Flat White, Long Black
Jenny Chen, Grade 11, Melbourne Girls Grammar School
Merit in the 'The Write Track 2015' competition
It seems that no matter what day or hour it is, the old man is always sitting there with his coffee.
Every day I come to The Caff to order my long-awaited panacea, a relished time of the day where I can enjoy the ephemeral buzz of caffeine coursing through my veins. It is only at this hour, overcome by lassitude, that I manage to catch a moment of peace from my demanding profession.
Today I trudge into the café covered completely in black soot. A bad fire raged the streets of the city last night, and I am lucky my duties as a fire-fighter did not put me in hospital.
The ever ebullient cashier looks up at me and punches in my order before I've remembered what I usually order. I offer a rare smile.
‘Long night, huh?’ she sympathises.
I give a perfunctory shrug, and nod at her to keep the change.
‘You know what the hot days are like, m’lady.’
I carry my coffee carefully to the wooden tables. The rustic interior of this café has always appealed to me, the colour redolent of the long hours I spend at work. The atmosphere is warm and filled with chatter, for every table, except one, is full today.
The old man sits alone at his table. Today his white shirt contrasts strongly against the colour of his skin.
He is a laconic man of many quirks, but carries himself with an air of confidence and pride. Many don’t come near him, and I have seen disgust and bellicosity in the eyes of those who do. The enigmatic man always sits alone at his table with two cups of coffee, one a flat white, the other, a long black. Almost in protest, he only ever drinks from his flat white.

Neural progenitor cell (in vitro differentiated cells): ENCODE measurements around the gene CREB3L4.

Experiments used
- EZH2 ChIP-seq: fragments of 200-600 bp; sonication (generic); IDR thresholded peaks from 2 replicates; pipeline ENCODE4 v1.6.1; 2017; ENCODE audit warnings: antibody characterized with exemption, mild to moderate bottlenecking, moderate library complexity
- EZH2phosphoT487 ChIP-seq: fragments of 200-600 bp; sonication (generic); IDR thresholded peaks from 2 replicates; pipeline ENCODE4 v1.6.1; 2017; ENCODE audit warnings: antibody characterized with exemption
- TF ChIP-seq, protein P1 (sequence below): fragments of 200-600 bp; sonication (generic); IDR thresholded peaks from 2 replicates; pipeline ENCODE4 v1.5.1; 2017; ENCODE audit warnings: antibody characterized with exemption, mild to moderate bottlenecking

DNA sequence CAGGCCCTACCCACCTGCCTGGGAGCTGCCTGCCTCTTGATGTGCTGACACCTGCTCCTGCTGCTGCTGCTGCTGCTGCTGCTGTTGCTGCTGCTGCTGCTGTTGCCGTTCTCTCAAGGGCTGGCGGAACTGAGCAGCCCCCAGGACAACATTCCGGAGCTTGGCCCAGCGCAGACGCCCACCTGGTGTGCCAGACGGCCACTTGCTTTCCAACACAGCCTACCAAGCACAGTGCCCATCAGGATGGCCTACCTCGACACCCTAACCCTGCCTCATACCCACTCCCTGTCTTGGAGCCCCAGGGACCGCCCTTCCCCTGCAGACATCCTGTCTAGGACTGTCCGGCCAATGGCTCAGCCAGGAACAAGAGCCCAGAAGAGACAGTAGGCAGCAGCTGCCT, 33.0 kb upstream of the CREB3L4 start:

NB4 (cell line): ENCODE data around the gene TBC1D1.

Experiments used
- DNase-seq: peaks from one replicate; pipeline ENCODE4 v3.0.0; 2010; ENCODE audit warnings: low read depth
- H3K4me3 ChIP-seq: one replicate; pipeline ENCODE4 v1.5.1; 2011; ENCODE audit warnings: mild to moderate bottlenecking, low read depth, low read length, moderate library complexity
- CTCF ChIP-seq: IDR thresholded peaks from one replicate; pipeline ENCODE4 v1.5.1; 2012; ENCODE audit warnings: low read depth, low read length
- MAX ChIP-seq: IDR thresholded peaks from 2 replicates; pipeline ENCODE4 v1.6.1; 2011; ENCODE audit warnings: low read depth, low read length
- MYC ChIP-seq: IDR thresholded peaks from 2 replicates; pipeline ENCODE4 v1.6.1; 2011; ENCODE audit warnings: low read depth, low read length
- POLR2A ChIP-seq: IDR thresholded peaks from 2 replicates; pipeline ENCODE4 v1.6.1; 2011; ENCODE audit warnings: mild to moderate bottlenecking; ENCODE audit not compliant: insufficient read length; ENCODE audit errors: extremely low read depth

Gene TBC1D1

The old man takes one look at my lugubrious countenance and offers me a seat.
Maybe it is my lack of sleep, or maybe I am still suffering from hyperthermia, but today I ignore the repulsive glances from the white people around me.
We sit in silence, inhabiting disparate worlds of thought. He watches me finish my coffee, before he tentatively offers me his untouched cup of long black coffee. I don’t understand the significance of this gesture, but instead, accept the extra caffeine graciously.
For the first time, I see his toothy grin. I raise an eyebrow inquisitively, and he points excitedly at the coffee.
‘You see, flat white and short blacks are not that different. They are different in appearance, but fundamentally, they are both made from coffee beans.’
I smile despite the nefarious expressions I am receiving from everyone who had heard the old man speak.
And so we sit, side by side on our table. The black old man with his greying hair and white shirt sips from his flat white and his white friend covered from head to toe in soot, drinks silently from his long black.